With Analytics Desktop, MicroStrategy takes dead aim at insurgent BI offerings from QlikTech Inc., Tibco Spotfire, and — most particularly — Tableau Software Inc.

MicroStrategy rebranded its products into three distinct groups: the MicroStrategy Analytics Platform (consisting of MicroStrategy Analytics Enterprise version 9.4 — an updated version of its v9.3.1 BI suite); MicroStrategy Express (its cloud platform available in both software- and platform-as-a-service  subscription options; and MicroStrategy Analytics Desktop (a single-user, BI discovery solution). MicroStrategy Analytics Enterprise takes a page from Tableau’s book via support for data blendinga technique that Tableau helped to popularize.

“We’re giving the business user the tools to join data in an ad hoc sort of environment, on the fly. That’s a big enhancement for us. The architectural work that we did to make that enhancement work resulted in some big performance improvements [in MicroStrategy Analytics Enterprise]: we improved our query performance for self-service analytics by 40 to 50 percent,” said Kevin Spurway, senior vice president of marketing with MicroStrategy.

Spurway — who, as an interesting aside, has a JD from Harvard Law School — said MicroStrategy implements data blending in much the same way that Tableau does: i.e., by doing it in-memory. Previous versions of MicroStrategy BI employed an interstitial in-memory layer, Spurway said; the performance improvements in MicroStrategy Analytics Enterprise result from shifting to an integrated in-memory design, he explained.

“It’s a function of just our in-memory [implementation]. Primarily it has to do with the way the architecture on our end works: we used to have kind of a middle in-memory layer that we’ve removed.”

Spurway described MicroStrategy Desktop Analytics as a kind of trump card: a standalone, desktop-oriented version of the MicroStrategy BI suite — anchored by its Visual Insight tool and designed to address the BI discovery use case. Desktop Analytics can extract data from any ODBC-compliant data source. Like Enterprise Analytics, it’s powered by an integrated in-memory engine.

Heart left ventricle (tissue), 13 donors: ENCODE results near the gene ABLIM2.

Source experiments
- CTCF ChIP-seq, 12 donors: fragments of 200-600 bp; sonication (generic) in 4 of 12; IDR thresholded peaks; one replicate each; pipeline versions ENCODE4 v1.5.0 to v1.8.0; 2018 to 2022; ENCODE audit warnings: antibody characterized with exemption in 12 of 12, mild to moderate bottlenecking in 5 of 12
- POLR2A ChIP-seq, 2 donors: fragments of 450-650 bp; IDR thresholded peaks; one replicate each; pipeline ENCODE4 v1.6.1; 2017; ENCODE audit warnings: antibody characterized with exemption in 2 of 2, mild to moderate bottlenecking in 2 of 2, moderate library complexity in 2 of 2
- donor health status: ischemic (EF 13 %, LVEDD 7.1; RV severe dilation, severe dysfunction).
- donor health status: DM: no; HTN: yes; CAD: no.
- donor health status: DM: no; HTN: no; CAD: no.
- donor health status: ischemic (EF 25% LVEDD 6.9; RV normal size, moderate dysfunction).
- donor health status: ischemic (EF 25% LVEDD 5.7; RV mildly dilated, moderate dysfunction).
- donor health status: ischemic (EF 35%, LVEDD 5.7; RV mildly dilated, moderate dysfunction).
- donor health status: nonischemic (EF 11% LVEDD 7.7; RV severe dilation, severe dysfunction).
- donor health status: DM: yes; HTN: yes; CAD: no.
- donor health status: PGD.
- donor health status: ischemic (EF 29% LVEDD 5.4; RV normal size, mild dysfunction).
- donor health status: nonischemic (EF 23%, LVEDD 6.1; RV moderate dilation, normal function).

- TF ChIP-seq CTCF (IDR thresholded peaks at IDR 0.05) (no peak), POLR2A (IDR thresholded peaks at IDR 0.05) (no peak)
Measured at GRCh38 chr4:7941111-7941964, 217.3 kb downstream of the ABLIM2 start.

In other words: a Tableau-killer.

“That [Visual Insight] product has been out there but has always been kind of locked up in our Enterprise product,” he said, acknowledging that MicroStrategy offered Visual Insight as part of its cloud stack, too. “You had to be a MicroStrategy customer who obviously has implemented the enterprise solution, or you could get it through Express, [which is] great for some people, but not everybody wants a cloud-based solution. With [MicroStrategy Desktop Analytics], you go to our website, download and install it, and you’re off and running — and we’ve made it completely free.”

The company’s strategy is that many users will, as Spurway put it, “need more.” He breaks the broader BI market into two distinct segments — with a distinct, Venn-diagram-like area of overlap.

“There’s a visual analytics market. It’s a hot market, which is primarily being driven by business-user demand. Then there’s the traditional business intelligence market, and that market has been there for 20 years. It’s not growing as quickly, and there’s some overlap between the two,” he explained.

“The BI market is IT-driven. For business users, they need speed, they need better ways to analyze their data than Excel provides; they don’t want impediments, they need quick time to value. The IT organization cares about … things … [such as] traditional reporting [and] information-driven applications. Those are apps that are traditionally delivered at large scale and they have to rely on data that’s trusted, that’s modeled.”